Our family moved to Missouri from Arkansas in January. By the time spring rolled around I had made a number of new friends. I vividly remember the first time the neighborhood grade school boys assembled to choose sides for a baseball game. Bobby, who had become a good friend, was chosen last. During that spring and summer we chose up sides several times a week. Each time Bobby was chosen last. He would talk to me about how it hurt that he would be passed over several times until finally chosen last. No one likes to be left out, do they?
I’ve remembered Bobby several times since Missouri Baptists’ launch of GPS (God’s Plan for Sharing) across Missouri this past spring. Churches from 50 Missouri Baptist Convention (MBC) associations prayerfully placed the Gospel on the doors of 750,000 Missouri homes before Easter. Though we exceeded expectations in this effort, we only made it to one out of every three homes in our state. In other words, 1.5 million of Missouri’s 2.3 million homes did not get the Gospel brought to them. They were left out. They were missed. They were overlooked. You could say they were not “chosen” to receive the Gospel this spring.
This reality drove me back to re-read the “lost” chapter of the Bible – Luke 15. Remember our Lord’s parables concerning “lostness”? The lost sheep, the lost coin, the lost boy? Most striking to me is the parable of the lost sheep. Why? The Shepherd had 99 of his sheep safely in the fold yet one was lost and he went out looking for that one. I can understand him looking for 50 of the 100 sheep. Certainly 25. Or, even 10. But one? I spotted a pence on a London Sidewalk and stopped to pick it up. A native laughed at me saying, “It’s only a penny!” Would he have ridiculed me if it had been coinage worth 100 times more?
We have forgotten the importance of one. Our Lord was never too busy for one. He took time for the woman at the well (John 4). In His final hour he spoke to the dying thief about eternal life (Luke 23). “It is not God’s will that any (that’s one!) perish, but that all come to repentance.” (2 Pet. 3:9). People matter to God! Individuals matter to God! I still remember the scratchy handwritten note we received at church. She was requesting prayer for her marriage. She was in need of medicines. She was jobless. Her husband was in jail. I visited their home a week or so later and in the conversation asked why she wrote our church. Her answer: “I wrote every church in town. You are the only one who showed up.” We later saw them pray to receive Christ and be baptized. Thank God for a church that was concerned for individuals.
We have forgotten what it means to be lost. Oh yes, we know what it means to be lost physically. We know what it means when one loses his health or his wealth. But do we know what it means to be lost spiritually? That’s the condition every believer was once in. That’s the condition of three out of four people in Missouri. That’s 4.3 million of our 5.8 million residents. Have they rejected Jesus? No, the truth is most have never been told about him. Surveys indicate one-half of the unchurched Americans would welcome someone telling them their story of finding Christ. Most people – even the most hardened of skeptics – respond positively to a winsome and compelling witness. Case in point: Penn Jillett is the talkative half of Penn and Teller, the Las Vegas comedy-illusion team, now with their own program on cable TV. Penn is an outspoken atheist. But he posted a video blog on his personal website about a man who gave him a Bible. He said:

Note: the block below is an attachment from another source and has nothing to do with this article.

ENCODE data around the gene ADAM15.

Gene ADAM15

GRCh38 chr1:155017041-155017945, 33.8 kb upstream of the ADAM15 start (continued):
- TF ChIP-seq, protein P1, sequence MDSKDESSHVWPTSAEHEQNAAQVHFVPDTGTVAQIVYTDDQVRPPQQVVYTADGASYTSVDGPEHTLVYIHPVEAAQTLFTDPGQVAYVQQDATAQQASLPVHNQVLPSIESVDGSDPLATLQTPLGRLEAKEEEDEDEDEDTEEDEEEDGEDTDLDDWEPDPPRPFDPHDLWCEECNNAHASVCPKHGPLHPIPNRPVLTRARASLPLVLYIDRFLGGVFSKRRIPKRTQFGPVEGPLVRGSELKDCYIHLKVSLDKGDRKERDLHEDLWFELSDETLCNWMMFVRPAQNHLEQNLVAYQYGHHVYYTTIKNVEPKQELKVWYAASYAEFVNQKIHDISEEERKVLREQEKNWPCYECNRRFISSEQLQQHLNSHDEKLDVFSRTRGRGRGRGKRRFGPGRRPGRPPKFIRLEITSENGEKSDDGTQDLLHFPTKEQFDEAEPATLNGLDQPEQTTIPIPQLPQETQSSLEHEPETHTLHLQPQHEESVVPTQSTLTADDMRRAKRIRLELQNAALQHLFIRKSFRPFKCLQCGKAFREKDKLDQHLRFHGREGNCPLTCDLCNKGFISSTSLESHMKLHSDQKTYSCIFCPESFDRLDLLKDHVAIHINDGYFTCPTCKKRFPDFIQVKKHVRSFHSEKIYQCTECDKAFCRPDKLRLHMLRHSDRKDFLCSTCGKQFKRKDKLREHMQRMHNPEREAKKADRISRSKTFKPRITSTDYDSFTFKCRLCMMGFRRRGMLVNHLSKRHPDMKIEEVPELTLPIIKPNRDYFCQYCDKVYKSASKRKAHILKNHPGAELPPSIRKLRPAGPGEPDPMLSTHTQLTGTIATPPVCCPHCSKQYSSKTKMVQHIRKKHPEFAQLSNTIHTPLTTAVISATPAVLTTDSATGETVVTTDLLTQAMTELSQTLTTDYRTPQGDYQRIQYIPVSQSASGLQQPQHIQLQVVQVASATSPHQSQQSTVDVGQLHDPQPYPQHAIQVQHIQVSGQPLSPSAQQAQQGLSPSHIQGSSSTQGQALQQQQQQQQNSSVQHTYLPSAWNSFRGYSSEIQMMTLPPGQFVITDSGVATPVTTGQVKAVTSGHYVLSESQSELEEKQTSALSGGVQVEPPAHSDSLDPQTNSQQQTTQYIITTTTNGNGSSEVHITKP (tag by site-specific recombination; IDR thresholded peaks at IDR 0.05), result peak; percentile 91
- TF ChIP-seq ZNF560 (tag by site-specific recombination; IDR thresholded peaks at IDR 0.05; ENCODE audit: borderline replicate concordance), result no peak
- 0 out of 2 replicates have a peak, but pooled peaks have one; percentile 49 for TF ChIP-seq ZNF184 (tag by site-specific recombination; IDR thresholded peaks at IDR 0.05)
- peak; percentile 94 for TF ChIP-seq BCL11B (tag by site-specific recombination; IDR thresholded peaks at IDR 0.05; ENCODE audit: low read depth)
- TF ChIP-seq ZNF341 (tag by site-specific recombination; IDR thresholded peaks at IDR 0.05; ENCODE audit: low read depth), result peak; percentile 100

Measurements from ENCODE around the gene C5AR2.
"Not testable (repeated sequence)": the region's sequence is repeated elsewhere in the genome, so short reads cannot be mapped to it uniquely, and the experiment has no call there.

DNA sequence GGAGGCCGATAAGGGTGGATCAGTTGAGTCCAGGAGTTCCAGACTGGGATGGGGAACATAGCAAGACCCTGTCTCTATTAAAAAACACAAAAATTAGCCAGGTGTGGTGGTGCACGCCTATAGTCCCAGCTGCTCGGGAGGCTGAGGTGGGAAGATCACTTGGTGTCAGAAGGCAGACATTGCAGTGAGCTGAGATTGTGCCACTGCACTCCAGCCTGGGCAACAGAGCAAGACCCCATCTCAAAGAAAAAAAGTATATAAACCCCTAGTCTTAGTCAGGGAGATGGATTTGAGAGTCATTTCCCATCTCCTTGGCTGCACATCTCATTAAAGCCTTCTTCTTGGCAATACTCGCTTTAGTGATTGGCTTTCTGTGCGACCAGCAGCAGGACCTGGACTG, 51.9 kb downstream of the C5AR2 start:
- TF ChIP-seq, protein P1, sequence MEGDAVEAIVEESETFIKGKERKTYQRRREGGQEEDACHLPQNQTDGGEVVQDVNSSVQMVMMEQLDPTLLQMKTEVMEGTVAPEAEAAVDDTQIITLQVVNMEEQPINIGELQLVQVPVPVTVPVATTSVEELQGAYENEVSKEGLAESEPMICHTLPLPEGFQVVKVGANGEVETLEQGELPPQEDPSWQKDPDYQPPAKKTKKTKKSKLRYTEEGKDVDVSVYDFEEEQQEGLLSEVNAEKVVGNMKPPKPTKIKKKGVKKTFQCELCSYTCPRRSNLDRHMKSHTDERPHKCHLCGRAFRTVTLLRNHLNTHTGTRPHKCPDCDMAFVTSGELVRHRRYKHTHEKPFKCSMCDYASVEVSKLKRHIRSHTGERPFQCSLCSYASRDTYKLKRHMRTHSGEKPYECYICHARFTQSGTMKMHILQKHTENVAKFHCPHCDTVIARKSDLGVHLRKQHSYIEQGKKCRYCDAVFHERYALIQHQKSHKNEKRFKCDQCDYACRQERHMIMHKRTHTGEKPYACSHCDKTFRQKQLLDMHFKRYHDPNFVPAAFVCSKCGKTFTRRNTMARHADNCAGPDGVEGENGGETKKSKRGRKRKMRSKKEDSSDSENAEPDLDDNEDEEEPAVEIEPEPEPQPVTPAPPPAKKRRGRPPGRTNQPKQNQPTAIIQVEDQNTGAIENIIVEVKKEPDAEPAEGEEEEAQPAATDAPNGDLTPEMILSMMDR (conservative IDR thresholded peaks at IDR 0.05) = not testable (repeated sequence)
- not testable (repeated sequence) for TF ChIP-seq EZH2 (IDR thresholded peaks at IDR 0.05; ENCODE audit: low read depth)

“At the end of the show… we go out and we talk to folks … sign an occasional autograph and shake hands … there was one guy waiting over to the side …and he walked over to me and he said, ‘I was here last night at the show, and I saw the show and I like the show. …’
“He was very complimentary… and then he said, ‘I brought this for you’ and he handed me a Gideon pocket edition. I thought it said from the New Testament. … And he said, ‘I wrote in the front of it, and I wanted you to have this. I’m kind of proselytizing.’
“Then he said, ‘I’m a business man. I’m sane. I’m not crazy.’ And he looked me right in the eye and did all of this. And it was really wonderful. I believe he knew I was an atheist. But he was not defensive. … He was really kind and nice and sane and looked me in the eye and talked to me, and then gave me this Bible.
“And I’ve always said that I don’t respect people who don’t proselytize. I don’t respect that at all. If you believe that there is a heaven and hell and that people could be going to hell … how much do you have to hate somebody to not proselytize?”
I wonder how many Penn Jillett’s there are in the two-thirds of Missouri we have yet to give the Gospel? Let’s not leave anyone out. We must complete the task of taking the Gospel to every home in Missouri by the end of 2011. No Home Left Behind is our theme. Why wait – let’s tell someone today! (Gary Taylor is the Missouri Baptist Convention’s director of evangelism.)